Netflix's Loss Is Really Netflix's Gain

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There's finally a settlement in the two-year battle between Netflix (NAS: NFLX) and the National Association for the Deaf.

Netflix -- which is currently providing captions for 82% of its online videos -- will be providing the transcriptions as an option on all of its videos by 2014 within 30 days of general availability.

This is naturally a major victory for deaf video buffs that can only enjoy some of Netflix's offerings. Even though Netflix will be the one burdened with the cost to provide the text option on its streams -- and shell out a small settlement now -- it's also a winner here.


For starters, it's now an ally instead of an enemy for the National Association for the Deaf.

The class action lawsuit was certainly controversial. Was Netflix violating the American with Disabilities Act by offering its video service without a complete range of captions? Will the organization now go after the device makers where Netflix streams still won't be available with visible captions?

Let's not go that path. The resolution is a win-win, but it may be a bigger victory for Netflix than you think.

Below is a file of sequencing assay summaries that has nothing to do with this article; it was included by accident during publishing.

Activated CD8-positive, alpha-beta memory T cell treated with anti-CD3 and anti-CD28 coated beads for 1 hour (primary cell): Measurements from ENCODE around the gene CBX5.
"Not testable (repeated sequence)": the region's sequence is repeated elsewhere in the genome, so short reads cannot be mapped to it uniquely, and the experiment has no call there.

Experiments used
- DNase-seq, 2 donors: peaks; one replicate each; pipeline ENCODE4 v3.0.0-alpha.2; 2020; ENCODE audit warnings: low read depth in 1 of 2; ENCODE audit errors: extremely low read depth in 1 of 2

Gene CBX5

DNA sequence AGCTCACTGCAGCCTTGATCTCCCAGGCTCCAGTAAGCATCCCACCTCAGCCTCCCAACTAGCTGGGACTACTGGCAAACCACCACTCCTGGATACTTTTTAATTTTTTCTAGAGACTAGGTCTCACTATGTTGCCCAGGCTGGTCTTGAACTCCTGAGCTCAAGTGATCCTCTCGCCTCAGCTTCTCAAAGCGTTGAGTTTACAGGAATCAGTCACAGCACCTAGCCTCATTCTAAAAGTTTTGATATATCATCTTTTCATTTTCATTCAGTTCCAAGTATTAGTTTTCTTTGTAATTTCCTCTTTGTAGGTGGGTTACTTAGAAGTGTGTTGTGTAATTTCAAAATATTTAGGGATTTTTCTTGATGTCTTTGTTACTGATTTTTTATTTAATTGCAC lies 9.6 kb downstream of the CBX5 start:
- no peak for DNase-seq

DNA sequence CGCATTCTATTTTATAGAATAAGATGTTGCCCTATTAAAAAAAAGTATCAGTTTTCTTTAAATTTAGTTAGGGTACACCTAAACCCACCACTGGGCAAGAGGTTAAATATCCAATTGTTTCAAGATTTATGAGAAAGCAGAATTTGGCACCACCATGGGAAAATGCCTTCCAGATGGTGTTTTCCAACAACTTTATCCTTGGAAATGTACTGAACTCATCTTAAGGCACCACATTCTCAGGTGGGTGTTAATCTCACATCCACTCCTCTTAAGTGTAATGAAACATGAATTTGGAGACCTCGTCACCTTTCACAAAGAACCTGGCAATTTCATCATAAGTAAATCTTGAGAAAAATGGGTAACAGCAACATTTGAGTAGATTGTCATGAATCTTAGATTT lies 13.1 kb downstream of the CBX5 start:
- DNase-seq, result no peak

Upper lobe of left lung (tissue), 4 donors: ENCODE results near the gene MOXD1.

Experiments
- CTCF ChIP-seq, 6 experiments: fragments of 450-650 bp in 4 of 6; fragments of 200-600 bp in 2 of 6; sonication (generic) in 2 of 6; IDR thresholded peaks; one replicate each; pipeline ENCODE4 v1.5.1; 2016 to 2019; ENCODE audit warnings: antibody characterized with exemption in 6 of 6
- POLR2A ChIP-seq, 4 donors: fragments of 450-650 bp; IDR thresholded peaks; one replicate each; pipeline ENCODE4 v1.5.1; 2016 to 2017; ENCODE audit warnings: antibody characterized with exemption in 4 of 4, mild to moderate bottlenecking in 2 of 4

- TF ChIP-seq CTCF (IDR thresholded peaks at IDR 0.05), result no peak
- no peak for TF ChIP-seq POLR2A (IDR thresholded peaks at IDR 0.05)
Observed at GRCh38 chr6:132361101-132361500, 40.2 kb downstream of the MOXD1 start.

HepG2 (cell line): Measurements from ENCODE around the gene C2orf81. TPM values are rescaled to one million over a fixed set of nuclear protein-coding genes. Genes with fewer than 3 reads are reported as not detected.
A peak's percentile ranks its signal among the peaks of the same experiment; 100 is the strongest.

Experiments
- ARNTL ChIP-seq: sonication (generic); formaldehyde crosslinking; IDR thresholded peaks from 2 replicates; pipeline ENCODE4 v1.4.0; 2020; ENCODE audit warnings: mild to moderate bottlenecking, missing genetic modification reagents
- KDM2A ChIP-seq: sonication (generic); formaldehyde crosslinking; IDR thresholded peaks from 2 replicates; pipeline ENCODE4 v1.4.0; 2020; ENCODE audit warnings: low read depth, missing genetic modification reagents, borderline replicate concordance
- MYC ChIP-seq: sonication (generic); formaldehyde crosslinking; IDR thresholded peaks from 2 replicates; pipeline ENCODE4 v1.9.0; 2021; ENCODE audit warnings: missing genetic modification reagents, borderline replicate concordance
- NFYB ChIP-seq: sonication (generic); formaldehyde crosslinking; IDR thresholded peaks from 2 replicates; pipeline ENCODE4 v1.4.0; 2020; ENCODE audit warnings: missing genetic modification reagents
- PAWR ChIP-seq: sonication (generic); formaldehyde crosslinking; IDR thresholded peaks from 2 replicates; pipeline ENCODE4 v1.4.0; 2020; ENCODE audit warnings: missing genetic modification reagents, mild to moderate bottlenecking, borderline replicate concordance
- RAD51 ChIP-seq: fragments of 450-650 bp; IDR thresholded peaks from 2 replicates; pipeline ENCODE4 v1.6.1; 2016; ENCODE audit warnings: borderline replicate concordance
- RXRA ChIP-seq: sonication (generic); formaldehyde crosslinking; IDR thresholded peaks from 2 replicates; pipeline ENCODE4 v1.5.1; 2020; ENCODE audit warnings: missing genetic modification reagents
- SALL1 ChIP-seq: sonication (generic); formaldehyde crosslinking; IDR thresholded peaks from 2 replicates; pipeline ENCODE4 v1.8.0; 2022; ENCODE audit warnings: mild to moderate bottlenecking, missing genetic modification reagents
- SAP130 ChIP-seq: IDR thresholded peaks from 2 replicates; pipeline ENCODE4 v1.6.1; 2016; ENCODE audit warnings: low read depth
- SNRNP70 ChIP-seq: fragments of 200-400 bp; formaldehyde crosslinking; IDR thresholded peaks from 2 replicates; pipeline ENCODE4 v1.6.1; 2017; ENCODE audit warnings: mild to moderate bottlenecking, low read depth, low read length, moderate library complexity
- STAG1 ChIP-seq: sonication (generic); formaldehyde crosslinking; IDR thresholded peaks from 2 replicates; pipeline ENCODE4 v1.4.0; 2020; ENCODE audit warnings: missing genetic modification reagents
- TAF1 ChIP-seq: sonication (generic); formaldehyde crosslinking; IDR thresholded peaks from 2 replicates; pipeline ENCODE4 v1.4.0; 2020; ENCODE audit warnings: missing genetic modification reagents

It's not just about the spike in deaf subscribers that Netflix will attract as a result of the settlement. The real interesting nugget here is that Netflix just raised the bar in terms of what it takes to be a video service.

Amazon.com (NAS: AMZN) may be Netflix's closest competitor in terms of a premium streaming video service, but it has a long way to go make its catalog available with closed captioning. If you're Coinstar's (NAS: CSTR) Redbox, your plans to roll out a digital video service with Verizon (NYS: VZ) later this year just got a bit more complicated.

Transcribing streams isn't easy, and automated solutions are buggy.

Sure, a company can choose to ignore Netflix's settlement and collect the ire of the hearing impaired community. It would drum up bad press and an inferior product.

Some may be congratulating Netflix for doing the right thing, but from a tactical perspective it's also doing a brilliant thing.

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The article Netflix's Loss Is Really Netflix's Gain originally appeared on Fool.com.

Rick Aristotle Munarriz owns shares of Netflix. The Motley Fool owns shares of Amazon.com and Netflix. Motley Fool newsletter services recommend Amazon.com and Netflix. Try any of our Foolish newsletter services free for 30 days. We Fools may not all hold the same opinions, but we all believe that considering a diverse range of insights makes us better investors. The Motley Fool has a disclosure policy.

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